Read, listen, travel, explore. We can’t learn it all, but we can certainly have fun trying. There is something very fulfilling about learning new things, especially, I believe, as an adult. Never stop learning.

Bottom line. Are we proud of being moms? Heck, yes! Motherhood is the noblest cause we’ll ever embark on, but it’s not necessary to lose ourselves in the process.


What other ways can you think of to strengthen your identity outside of motherhood, and have you ever felt like you’ve lost yourself even just a little bit?

Lifestyle photography via Kelsi Wood Photography & Design. Find her on Instagram here

14 Comments

  • Reply
    5 Ways to Strengthen Your Identity Outside of Motherhood - Amy M. Brinton
    July 19, 2017 at 4:59 pm

    […] I’m over at THE LIFE ON PURPOSE MOVEMENT with 5 Ways to Strengthen Your Identity Outside of Motherhood. I would love for you to follow me […]

  • Reply
    Christine
    July 20, 2017 at 5:58 am

    If only these ideas were in the manual you get when you become a mom! Wait, where’s that manual?

    It’s so important, yet so hard to stop losing ourselves to motherhood. I’ve found that it’s easier to become more “me” again as my children have grown. In elementary school, we began sharing our favorites and interests together in love letters, so they could learn about me and save their memories. It’s fun to find that they’re actually interested in some of the things I find interesting! And as their interests expand, so does my contact with new ideas and people. It’s amazing that there’s so much to learn about ourselves from our children, too. Thanks for encouraging us all to be ourselves more often!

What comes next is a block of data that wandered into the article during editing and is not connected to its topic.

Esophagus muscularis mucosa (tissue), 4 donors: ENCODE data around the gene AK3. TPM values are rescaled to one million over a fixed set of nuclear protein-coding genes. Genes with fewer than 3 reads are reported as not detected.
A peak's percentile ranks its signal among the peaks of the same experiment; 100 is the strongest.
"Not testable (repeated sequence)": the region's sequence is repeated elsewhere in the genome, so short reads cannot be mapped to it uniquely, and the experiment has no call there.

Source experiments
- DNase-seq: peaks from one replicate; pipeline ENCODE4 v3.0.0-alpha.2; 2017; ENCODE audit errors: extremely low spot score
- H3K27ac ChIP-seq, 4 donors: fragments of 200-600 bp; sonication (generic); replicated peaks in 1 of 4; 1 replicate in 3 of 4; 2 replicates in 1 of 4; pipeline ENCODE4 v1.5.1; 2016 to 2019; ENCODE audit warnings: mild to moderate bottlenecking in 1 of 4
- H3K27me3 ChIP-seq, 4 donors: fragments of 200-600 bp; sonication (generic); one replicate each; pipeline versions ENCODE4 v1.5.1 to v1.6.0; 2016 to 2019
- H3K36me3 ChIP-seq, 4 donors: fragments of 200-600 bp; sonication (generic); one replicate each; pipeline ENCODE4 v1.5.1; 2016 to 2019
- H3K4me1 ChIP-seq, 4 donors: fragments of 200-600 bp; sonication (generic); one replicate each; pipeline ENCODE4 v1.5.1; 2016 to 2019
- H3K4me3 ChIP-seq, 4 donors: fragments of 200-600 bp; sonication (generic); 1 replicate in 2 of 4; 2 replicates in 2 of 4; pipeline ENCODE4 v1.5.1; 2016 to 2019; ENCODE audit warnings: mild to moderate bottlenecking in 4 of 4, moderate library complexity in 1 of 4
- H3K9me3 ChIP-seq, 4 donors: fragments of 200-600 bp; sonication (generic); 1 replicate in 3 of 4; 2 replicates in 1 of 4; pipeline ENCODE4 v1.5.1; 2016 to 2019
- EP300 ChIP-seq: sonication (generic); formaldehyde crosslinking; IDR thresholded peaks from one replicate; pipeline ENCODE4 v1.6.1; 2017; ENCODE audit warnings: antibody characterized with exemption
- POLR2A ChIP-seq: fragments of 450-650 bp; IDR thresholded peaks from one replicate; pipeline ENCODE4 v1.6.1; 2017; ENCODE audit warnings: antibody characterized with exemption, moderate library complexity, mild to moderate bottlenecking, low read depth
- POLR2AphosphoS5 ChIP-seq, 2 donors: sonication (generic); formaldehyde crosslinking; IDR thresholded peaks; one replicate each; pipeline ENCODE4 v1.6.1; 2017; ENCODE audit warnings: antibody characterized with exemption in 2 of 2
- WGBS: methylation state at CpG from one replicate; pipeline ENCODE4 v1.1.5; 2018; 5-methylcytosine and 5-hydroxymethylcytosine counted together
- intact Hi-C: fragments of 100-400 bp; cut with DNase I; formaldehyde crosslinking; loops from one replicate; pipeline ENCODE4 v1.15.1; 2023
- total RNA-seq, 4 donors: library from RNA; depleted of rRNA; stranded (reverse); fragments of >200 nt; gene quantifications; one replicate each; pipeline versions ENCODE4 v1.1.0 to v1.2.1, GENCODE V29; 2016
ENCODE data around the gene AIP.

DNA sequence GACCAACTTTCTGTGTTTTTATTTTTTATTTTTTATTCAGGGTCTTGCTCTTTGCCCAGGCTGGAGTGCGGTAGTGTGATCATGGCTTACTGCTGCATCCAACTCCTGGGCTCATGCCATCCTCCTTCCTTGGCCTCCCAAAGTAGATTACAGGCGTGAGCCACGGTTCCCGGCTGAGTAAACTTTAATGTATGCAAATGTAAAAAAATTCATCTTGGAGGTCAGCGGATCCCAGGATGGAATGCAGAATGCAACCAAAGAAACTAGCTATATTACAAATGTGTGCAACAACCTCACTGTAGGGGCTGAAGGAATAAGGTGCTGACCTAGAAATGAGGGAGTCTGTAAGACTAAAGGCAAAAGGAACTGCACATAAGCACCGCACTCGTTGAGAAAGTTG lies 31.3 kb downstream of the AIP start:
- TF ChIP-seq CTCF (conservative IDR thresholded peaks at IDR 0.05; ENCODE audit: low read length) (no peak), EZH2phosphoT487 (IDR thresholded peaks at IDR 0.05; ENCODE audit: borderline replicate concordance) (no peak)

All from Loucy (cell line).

• Reply
      Amy
      July 20, 2017 at 9:23 pm

      I love all of this Christine. Especially how you said we learn so much about ourselves from our children. So true! Not to be underestimated. <3

  • Reply
    Staci
    July 20, 2017 at 3:44 pm

    Love love this and needed to hear every bit of it! Recovering from my 5th…I am trying to remember the last time I did something for myself??? It’s been too long. I love being a mom, but I do need to take care of myself too! Thanks for the reminder!

    • Reply
      Amy Brinton
      July 20, 2017 at 9:26 pm

      You own that recovery girl! But yes, it’s essential to find time for ourselves, and some seasons are just harder than others I think. XO

  • Reply
    Zoe Smith
    July 21, 2017 at 12:23 am

    So true! I have one child, and between my job and being with her, I don’t have a lot of time, and tended to spend it watching TV shows or going online. I felt completely lost and alone, and started thinking very dark thoughts, and even feeling that dreaded resentment towards my child, when she’s the most wonderful thing in the world.
    Then I went to a concert from a band I love a month or so ago and something clicked in my head, suddenly I was full of energy for the possibilities of life. It took a while to calm down enough to concentrate on what I might do, and there were a lot of tears for the all the time I hid myself, but I’m back reading, and going to a dance class, and I’m learning guitar, and listening to music that makes me feel the same feelings that concert brought.
    Getting back out there I’ve met some awesome and inspiring people too.